Vascularised fibula grafts for early tibia reconstruction in infants with congenital pseudarthrosis

Erni, Dominique; de Kerviler, Sora; Hertel, Ralph; Slongo, Theddy (2010). Vascularised fibula grafts for early tibia reconstruction in infants with congenital pseudarthrosis. Journal of plastic, reconstructive & aesthetic surgery, 63(10), pp. 1699-1704. Amsterdam: Elsevier 10.1016/j.bjps.2009.09.016

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Congenital pseudarthrosis of the tibia (CPT) is caused by an ill-defined, segmental disturbance of periosteal bone formation leading to spontaneous bowing, followed by fracture and subsequent pseudarthrosis in the first 2 years of life. The results of conventional treatment modalities (e.g., bracing, internal and external fixation and bone grafting) are associated with high failure rates in terms of persisting pseudarthrosis, malunion and impaired growth. As a more promising alternative, a more aggressive approach, including wide resection of the affected bone, reconstruction with free vascularised fibula grafts from the healthy contralateral leg and stable external fixation at a very early stage has been suggested. Between 1995 and 2007, 10 children (age 12-31 months, median 20 months) suffering from CPT were treated at our institutions according to this principle. Two patients were treated before a fracture had occurred. The length of the fibula graft was 7-9cm. End-to-end anastomoses were performed at the level of the distal tibia stump. The follow-up was 80 months (median, range 12 months to 12 years). Radiologic examination at 6 weeks postoperatively showed normal bone density and structure of the transplanted fibula in all cases and osseous consolidation at 19 of the 20 graft/tibia junctions. One nonunion was sucessfully treated with bone grafting and plate osteosynthesis. Pin-tract infection occurred in three patients. Five children sustained graft fractures that were successfully treated with internal or external fixation. Two patients developed diminished growth of the affected limb or foot; all others had equal limb length and shoe size. At long-term follow-up, tibialisation of the transplant had occurred, and normal gait and physical activities were possible in all children. We conclude that in spite of a relatively high complication rate and the reluctance to perform free flap surgery in infants at this young age, the present concept may successfully prevent the imminent severe sequelae associated with CPT.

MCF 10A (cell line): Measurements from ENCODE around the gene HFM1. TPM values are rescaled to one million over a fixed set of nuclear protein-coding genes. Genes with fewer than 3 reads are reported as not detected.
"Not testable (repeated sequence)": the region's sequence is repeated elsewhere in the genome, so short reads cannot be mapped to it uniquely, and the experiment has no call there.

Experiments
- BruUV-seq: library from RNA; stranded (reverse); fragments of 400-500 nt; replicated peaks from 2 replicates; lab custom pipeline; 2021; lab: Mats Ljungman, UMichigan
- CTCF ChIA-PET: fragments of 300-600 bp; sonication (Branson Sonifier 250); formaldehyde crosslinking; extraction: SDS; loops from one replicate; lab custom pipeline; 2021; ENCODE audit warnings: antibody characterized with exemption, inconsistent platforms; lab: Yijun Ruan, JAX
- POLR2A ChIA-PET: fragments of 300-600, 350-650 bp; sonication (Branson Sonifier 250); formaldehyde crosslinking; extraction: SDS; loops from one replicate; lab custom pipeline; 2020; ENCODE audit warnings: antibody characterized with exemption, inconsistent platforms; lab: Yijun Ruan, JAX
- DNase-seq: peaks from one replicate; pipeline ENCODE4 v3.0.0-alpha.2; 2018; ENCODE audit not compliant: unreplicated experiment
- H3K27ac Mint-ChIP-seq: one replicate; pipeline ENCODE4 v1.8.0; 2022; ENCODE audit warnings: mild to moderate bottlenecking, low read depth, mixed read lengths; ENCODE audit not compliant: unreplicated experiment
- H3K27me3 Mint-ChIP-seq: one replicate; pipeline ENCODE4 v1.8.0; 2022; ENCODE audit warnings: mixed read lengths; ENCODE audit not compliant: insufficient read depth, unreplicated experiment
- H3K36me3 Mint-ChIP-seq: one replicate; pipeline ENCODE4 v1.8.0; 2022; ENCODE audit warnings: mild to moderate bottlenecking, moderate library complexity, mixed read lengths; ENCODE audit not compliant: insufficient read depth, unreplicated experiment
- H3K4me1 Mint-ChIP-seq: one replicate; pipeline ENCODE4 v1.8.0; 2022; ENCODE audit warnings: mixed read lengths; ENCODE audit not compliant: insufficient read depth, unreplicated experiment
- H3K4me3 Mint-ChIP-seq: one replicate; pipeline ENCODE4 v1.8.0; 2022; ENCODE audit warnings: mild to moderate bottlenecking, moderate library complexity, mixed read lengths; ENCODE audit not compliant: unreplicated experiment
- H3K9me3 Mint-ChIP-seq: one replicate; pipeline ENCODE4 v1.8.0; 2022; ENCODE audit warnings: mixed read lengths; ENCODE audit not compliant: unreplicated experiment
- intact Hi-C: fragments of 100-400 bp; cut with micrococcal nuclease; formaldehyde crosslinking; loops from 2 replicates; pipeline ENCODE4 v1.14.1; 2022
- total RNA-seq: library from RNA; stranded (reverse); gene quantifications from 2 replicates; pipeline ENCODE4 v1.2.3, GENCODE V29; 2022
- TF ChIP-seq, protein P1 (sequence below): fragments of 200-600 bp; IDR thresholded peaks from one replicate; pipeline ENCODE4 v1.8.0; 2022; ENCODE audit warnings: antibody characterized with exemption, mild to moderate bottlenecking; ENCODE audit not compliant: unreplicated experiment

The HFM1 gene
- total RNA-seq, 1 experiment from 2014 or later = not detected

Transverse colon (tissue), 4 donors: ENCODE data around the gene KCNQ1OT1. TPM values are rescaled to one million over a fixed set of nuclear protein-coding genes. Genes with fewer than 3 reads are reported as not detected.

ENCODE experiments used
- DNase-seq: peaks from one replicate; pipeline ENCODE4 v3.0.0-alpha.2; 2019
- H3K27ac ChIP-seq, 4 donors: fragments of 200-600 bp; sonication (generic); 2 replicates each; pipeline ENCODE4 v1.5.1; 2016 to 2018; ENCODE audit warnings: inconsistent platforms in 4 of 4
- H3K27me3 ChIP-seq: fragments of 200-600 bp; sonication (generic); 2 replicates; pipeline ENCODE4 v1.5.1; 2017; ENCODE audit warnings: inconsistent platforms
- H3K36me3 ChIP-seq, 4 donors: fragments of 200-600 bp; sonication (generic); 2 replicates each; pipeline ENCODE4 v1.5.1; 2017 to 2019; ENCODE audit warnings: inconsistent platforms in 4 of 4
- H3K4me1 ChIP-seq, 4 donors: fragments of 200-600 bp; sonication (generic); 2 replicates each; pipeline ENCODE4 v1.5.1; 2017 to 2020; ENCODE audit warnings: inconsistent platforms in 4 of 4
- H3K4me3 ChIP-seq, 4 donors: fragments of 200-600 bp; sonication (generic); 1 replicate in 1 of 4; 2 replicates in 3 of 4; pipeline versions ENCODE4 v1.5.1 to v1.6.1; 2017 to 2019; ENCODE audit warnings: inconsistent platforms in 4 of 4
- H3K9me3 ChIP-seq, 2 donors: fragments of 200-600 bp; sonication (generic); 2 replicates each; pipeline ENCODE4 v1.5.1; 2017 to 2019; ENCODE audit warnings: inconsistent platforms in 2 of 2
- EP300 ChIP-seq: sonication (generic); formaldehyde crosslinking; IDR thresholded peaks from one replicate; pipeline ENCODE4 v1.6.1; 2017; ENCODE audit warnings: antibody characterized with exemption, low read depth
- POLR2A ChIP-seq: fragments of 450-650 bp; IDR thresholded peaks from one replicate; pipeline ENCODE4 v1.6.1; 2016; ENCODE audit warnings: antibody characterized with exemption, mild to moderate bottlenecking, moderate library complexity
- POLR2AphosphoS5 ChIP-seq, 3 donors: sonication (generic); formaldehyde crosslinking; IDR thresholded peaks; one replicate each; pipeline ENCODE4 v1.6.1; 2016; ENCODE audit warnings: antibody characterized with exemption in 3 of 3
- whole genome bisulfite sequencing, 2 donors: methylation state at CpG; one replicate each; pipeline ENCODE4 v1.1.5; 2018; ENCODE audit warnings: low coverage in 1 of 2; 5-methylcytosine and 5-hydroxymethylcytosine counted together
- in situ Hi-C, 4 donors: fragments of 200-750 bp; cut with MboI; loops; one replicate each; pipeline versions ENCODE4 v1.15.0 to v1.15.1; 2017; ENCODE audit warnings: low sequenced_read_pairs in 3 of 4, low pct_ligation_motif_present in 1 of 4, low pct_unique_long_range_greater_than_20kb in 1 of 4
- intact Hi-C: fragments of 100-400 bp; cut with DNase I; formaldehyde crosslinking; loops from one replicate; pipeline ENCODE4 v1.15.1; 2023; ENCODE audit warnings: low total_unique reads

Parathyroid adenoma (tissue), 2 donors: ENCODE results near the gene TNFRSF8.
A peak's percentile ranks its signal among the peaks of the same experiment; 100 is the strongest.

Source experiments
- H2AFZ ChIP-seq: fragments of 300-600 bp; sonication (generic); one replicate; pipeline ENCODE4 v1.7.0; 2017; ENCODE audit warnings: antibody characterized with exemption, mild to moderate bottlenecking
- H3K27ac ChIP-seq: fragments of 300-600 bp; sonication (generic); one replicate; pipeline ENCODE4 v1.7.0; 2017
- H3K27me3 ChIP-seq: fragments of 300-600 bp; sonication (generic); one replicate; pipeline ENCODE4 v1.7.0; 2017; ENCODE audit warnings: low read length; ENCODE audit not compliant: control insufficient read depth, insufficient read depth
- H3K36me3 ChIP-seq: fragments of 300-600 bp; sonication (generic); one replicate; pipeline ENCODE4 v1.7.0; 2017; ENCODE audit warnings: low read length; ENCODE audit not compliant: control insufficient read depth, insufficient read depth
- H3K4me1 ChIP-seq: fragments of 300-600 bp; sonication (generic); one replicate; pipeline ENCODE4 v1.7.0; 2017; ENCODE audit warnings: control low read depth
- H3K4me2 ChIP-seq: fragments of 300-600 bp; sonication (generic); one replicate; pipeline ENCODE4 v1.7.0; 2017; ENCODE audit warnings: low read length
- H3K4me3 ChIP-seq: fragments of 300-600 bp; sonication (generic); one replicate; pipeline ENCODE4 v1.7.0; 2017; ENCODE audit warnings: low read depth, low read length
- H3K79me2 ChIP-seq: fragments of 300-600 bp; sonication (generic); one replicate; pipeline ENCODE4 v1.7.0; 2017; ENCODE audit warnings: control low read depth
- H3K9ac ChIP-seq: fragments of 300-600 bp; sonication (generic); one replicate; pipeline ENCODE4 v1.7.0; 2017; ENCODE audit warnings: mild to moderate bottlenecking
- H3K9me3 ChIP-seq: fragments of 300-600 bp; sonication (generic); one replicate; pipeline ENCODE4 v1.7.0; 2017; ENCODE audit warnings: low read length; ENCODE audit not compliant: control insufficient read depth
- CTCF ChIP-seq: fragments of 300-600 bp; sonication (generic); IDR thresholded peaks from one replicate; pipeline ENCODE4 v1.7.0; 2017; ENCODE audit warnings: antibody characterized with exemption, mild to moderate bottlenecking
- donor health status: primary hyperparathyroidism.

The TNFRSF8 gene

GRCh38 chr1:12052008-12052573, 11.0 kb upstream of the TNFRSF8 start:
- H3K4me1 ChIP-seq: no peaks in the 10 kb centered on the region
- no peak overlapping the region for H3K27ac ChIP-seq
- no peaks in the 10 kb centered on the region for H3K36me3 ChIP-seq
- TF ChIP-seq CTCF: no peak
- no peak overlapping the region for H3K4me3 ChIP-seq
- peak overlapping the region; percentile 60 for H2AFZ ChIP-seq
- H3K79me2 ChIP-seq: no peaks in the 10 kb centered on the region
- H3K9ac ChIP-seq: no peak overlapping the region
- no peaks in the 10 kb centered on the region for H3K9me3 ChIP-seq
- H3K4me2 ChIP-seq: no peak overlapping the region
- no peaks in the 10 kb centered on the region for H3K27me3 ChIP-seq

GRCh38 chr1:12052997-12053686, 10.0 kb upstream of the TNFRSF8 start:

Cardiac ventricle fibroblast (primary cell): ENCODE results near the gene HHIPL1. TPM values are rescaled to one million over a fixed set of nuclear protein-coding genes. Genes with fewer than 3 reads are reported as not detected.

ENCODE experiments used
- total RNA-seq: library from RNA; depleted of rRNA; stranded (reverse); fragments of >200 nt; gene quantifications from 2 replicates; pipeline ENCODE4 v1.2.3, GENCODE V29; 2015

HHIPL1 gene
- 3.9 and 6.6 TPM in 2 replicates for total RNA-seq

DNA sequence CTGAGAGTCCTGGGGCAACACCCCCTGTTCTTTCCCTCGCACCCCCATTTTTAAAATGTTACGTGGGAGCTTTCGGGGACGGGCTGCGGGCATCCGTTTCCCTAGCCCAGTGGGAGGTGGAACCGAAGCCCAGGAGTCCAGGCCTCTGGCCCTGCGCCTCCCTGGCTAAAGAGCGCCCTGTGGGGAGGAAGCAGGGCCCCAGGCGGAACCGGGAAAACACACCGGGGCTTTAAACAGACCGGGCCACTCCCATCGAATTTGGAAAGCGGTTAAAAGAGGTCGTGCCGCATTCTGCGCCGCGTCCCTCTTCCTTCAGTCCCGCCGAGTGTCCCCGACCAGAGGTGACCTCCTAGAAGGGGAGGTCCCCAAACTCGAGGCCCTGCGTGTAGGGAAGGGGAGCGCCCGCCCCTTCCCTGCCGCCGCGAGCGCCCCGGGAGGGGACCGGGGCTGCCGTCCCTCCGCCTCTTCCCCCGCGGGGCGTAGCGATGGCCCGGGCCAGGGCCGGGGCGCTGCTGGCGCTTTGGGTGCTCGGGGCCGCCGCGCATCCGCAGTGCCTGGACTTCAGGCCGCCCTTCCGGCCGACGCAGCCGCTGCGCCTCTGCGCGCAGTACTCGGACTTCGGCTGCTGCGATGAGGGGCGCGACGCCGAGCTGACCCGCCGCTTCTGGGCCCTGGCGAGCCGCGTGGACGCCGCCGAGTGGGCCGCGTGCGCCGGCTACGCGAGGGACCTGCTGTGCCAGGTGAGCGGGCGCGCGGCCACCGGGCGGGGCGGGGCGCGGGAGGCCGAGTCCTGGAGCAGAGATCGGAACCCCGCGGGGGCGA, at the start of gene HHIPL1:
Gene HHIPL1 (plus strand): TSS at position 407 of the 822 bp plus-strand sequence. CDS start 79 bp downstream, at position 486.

Item Type:

Journal Article (Original Article)

Division/Institute:

04 Faculty of Medicine > Department of Gynaecology, Paediatrics and Endocrinology (DFKE) > Clinic of Paediatric Surgery
04 Faculty of Medicine > Department of Orthopaedic, Plastic and Hand Surgery (DOPH) > Clinic of Orthopaedic Surgery
04 Faculty of Medicine > Department of Orthopaedic, Plastic and Hand Surgery (DOPH) > Clinic of Plastic and Hand Surgery > Plastic, Reconstructive and Aesthetic Surgery

UniBE Contributor:

Erni, Dominique; de Kerviler, Sora; Hertel, Ralph and Slongo, Theddy

Subjects:

600 Technology > 610 Medicine & health

ISSN:

1748-6815

Publisher:

Elsevier

Language:

English

Submitter:

Factscience Import

Date Deposited:

04 Oct 2013 14:07

Last Modified:

13 Dec 2014 00:39

Publisher DOI:

10.1016/j.bjps.2009.09.016

PubMed ID:

19913469

Web of Science ID:

000281655500020

BORIS DOI:

10.7892/boris.41

URI:

https://boris.unibe.ch/id/eprint/41 (FactScience: 192400)

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